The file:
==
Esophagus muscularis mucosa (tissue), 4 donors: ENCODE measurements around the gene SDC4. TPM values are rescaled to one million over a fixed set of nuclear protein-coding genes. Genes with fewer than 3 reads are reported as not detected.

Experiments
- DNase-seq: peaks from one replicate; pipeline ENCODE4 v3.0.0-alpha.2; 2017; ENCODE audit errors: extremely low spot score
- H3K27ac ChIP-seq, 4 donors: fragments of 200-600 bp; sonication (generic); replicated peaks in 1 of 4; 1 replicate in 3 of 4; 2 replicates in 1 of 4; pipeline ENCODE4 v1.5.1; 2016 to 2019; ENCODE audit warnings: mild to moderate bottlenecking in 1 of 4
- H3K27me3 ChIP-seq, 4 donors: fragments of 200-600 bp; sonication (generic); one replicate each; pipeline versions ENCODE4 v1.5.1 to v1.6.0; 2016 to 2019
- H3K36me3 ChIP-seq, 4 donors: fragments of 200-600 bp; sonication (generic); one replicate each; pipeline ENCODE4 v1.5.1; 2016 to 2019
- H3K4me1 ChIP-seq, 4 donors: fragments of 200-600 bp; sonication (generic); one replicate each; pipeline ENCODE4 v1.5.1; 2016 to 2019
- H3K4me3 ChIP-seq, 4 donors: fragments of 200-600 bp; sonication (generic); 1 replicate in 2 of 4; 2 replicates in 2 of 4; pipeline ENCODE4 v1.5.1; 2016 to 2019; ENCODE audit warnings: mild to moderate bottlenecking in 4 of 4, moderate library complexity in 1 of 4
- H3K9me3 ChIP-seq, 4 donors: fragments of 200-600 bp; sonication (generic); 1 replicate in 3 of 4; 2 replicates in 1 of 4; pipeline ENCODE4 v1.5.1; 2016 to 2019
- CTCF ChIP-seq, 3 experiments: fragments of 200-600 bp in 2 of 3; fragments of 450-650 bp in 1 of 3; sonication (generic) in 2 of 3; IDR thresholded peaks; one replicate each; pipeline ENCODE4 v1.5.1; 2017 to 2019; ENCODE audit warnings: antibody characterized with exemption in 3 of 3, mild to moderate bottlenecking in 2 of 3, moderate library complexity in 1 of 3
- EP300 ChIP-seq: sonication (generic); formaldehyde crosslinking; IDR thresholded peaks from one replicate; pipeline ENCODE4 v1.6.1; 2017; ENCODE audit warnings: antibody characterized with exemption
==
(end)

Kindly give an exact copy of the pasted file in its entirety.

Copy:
Esophagus muscularis mucosa (tissue), 4 donors: ENCODE measurements around the gene SDC4. TPM values are rescaled to one million over a fixed set of nuclear protein-coding genes. Genes with fewer than 3 reads are reported as not detected.

Experiments
- DNase-seq: peaks from one replicate; pipeline ENCODE4 v3.0.0-alpha.2; 2017; ENCODE audit errors: extremely low spot score
- H3K27ac ChIP-seq, 4 donors: fragments of 200-600 bp; sonication (generic); replicated peaks in 1 of 4; 1 replicate in 3 of 4; 2 replicates in 1 of 4; pipeline ENCODE4 v1.5.1; 2016 to 2019; ENCODE audit warnings: mild to moderate bottlenecking in 1 of 4
- H3K27me3 ChIP-seq, 4 donors: fragments of 200-600 bp; sonication (generic); one replicate each; pipeline versions ENCODE4 v1.5.1 to v1.6.0; 2016 to 2019
- H3K36me3 ChIP-seq, 4 donors: fragments of 200-600 bp; sonication (generic); one replicate each; pipeline ENCODE4 v1.5.1; 2016 to 2019
- H3K4me1 ChIP-seq, 4 donors: fragments of 200-600 bp; sonication (generic); one replicate each; pipeline ENCODE4 v1.5.1; 2016 to 2019
- H3K4me3 ChIP-seq, 4 donors: fragments of 200-600 bp; sonication (generic); 1 replicate in 2 of 4; 2 replicates in 2 of 4; pipeline ENCODE4 v1.5.1; 2016 to 2019; ENCODE audit warnings: mild to moderate bottlenecking in 4 of 4, moderate library complexity in 1 of 4
- H3K9me3 ChIP-seq, 4 donors: fragments of 200-600 bp; sonication (generic); 1 replicate in 3 of 4; 2 replicates in 1 of 4; pipeline ENCODE4 v1.5.1; 2016 to 2019
- CTCF ChIP-seq, 3 experiments: fragments of 200-600 bp in 2 of 3; fragments of 450-650 bp in 1 of 3; sonication (generic) in 2 of 3; IDR thresholded peaks; one replicate each; pipeline ENCODE4 v1.5.1; 2017 to 2019; ENCODE audit warnings: antibody characterized with exemption in 3 of 3, mild to moderate bottlenecking in 2 of 3, moderate library complexity in 1 of 3
- EP300 ChIP-seq: sonication (generic); formaldehyde crosslinking; IDR thresholded peaks from one replicate; pipeline ENCODE4 v1.6.1; 2017; ENCODE audit warnings: antibody characterized with exemption